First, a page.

Texas Rangers

July 13, 2014

Rangers take eight-game losing streak into All-Star break

Texas has lost 22 of its last 25 and has the worst record in baseball.

The All-Star break has mercifully arrived for the Texas Rangers.

Seldom has the franchise ever needed a break more.

The Los Angeles Angels completed a four-game sweep Sunday with a 10-7 win in front of 34,750 at Globe Life Park, extending the Rangers’ losing streak to eight, breaking the club’s previous futility streak of six consecutive losses before the break in 1976.

That club, which finished 76-86 and 14 games back in the American League West, looks like the ’27 Yankees compared to 2014.

The season resumes Friday with a three-game series at Toronto. Yu Darvish (8-5), who will join teammate Adrian Beltre for the All-Star Game in Minneapolis, is scheduled to start.

“Everybody needs three or four days off to clear our minds and have some fun,” said Rangers shortstop Elvis Andrus, who’s hitting .265 with 22 RBIs. “We know we can play a lot better baseball. Every single day we’re trying to find a way to do something different.

“I believe in myself and I know my teammates are going to play better baseball and turn things around.”

The Rangers’ eight straight losses matches a season high set in June. They’ve lost 22 of their last 25, a stretch of losing not seen from the club since 1972, the Rangers’ first year in Arlington.

The last time a team was mired in a worse streak, it was the Houston Astros going 2-23 during a stretch in 2012.

Barring a miraculous turnaround, Texas (38-57) will be playing its first pennant chase-free second half since 2009.

The decline has been sharp and thorough as injuries, starting in the off-season, have riddled the Rangers roster, leaving manager Ron Washington with a skeleton of his former team.

They’ve used 50 players, the most ever by a team before the All-Star break and five shy of the club record for a season. That includes a major league high 30 pitchers.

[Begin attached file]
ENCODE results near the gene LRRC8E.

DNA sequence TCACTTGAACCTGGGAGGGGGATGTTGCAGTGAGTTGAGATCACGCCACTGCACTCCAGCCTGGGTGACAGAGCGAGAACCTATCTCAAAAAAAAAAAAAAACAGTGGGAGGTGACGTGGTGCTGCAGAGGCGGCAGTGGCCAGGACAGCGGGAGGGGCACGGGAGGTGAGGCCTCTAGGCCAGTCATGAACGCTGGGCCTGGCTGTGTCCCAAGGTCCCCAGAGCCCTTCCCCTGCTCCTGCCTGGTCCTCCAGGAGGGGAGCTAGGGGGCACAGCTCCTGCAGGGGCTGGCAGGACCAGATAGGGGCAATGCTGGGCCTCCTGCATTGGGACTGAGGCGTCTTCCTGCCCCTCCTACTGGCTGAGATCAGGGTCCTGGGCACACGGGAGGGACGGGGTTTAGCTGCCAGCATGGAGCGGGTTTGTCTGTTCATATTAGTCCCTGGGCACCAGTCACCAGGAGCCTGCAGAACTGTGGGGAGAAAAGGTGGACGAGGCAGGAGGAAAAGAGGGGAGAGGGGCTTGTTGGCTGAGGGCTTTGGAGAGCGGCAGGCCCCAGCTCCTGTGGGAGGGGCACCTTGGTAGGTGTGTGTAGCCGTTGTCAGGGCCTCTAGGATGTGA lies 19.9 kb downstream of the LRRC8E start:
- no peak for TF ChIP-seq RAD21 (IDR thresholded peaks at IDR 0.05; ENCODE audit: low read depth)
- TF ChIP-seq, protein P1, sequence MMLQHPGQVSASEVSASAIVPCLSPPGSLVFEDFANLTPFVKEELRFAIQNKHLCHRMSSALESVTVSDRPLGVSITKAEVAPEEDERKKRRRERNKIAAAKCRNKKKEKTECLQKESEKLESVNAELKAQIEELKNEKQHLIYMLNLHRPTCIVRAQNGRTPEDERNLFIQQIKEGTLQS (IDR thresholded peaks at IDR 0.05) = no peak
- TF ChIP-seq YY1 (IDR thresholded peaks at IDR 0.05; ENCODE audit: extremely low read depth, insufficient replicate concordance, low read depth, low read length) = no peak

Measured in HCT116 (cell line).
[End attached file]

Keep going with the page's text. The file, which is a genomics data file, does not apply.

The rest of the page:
Ryan Feierabend, who made his first Rangers appearance in the seventh inning Sunday, is the latest call-up to help plug holes in the taxed bullpen.

But nothing has been able to slow the train from careening off the tracks. The Rangers have their fewest wins after 95 games since 1985.

This season didn’t start out so bad. But since the Rangers were 31-30 on June 6, they’ve gone 7-27. They’ve been swept seven times in 2014, including five times since June 20. The last time Texas won a series was a month ago in Seattle.

If the offense is scoring runs, the pitching is unable to hold the opponent. When the pitching has kept it close, the offense has been unable to produce.

“The bullpen, you could see, it’s dead,” Washington said. “We had to use them a lot. We have to figure out a way to get our starting pitchers deeper in ballgames.

“That’s a very relentless ballclub over there. Every time you make a mistake, they make you pay. Each inning we scored, except for one, they came back and answered. We’ve got to stop that kind of stuff.”

Parts of that script played out Sunday as the Angels (57-37) answered every Rangers attempt to make it interesting. After Texas took a 1-0 lead in the first, Los Angeles scored three in the second on Mike Trout’s blooping double that fell in shallow left.

The Angels added a run in the third, but the Rangers tied it at 4-4 with three runs in the bottom of the inning. Alex Rios drove in two with a double to the right-field corner.

But the Rangers’ pitching staff couldn’t keep a lid on the Angels’ offense. Starter Scott Baker left after allowing five runs on nine hits in four innings. Four bullpen pitchers combined to allow five runs on six hits over the final five innings.

Six of the Angels’ 15 hits were doubles, including two from Trout.

“I think the All-Star break’s going to be great for everybody, just to get a mental breather, [and hope to] just come back ready to kind of turn things around,” said rookie outfielder Jake Smolinski, one of the team’s few current bright spots, who’s batting .476 in seven games since being called up.

For now, the offense isn’t Washington’s biggest concern. A pitching staff with just six quality starts in the last 24 games has been a more glaring issue.

“My offense is going to be what it is,” Washington said. “You don’t need to look for any amazing turnarounds, other than Elvis having a better year going into the second half and [Shin-Soo] Choo picking it up as we go into the second half. It’s going to be what it’s going to be. But we have to pitch.”

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